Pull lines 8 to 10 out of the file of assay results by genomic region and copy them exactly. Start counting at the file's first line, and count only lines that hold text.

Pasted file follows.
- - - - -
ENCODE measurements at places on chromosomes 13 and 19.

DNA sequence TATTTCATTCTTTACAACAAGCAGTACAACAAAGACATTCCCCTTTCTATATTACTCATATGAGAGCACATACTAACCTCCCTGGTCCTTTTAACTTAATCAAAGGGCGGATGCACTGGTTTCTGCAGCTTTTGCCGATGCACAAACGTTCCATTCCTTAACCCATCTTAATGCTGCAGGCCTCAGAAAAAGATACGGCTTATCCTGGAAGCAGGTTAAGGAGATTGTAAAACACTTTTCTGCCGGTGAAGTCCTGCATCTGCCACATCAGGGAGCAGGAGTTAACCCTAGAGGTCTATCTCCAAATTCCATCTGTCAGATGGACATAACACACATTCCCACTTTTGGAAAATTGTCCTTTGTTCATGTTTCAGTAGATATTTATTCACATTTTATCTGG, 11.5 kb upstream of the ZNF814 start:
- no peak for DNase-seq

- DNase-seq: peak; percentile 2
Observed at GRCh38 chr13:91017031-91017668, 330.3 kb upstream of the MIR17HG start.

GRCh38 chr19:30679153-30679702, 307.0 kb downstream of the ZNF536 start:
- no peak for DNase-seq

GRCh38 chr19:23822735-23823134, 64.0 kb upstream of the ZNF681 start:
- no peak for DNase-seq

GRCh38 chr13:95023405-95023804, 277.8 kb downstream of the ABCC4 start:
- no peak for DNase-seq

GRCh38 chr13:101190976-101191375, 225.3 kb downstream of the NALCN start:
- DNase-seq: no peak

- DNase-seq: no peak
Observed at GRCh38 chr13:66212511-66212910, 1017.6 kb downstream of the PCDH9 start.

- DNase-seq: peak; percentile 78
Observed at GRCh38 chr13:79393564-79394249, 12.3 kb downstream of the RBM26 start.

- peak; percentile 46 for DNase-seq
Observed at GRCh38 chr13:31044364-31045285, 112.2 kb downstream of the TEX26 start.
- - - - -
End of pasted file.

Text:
GRCh38 chr19:23822735-23823134, 64.0 kb upstream of the ZNF681 start:
- no peak for DNase-seq

GRCh38 chr13:95023405-95023804, 277.8 kb downstream of the ABCC4 start: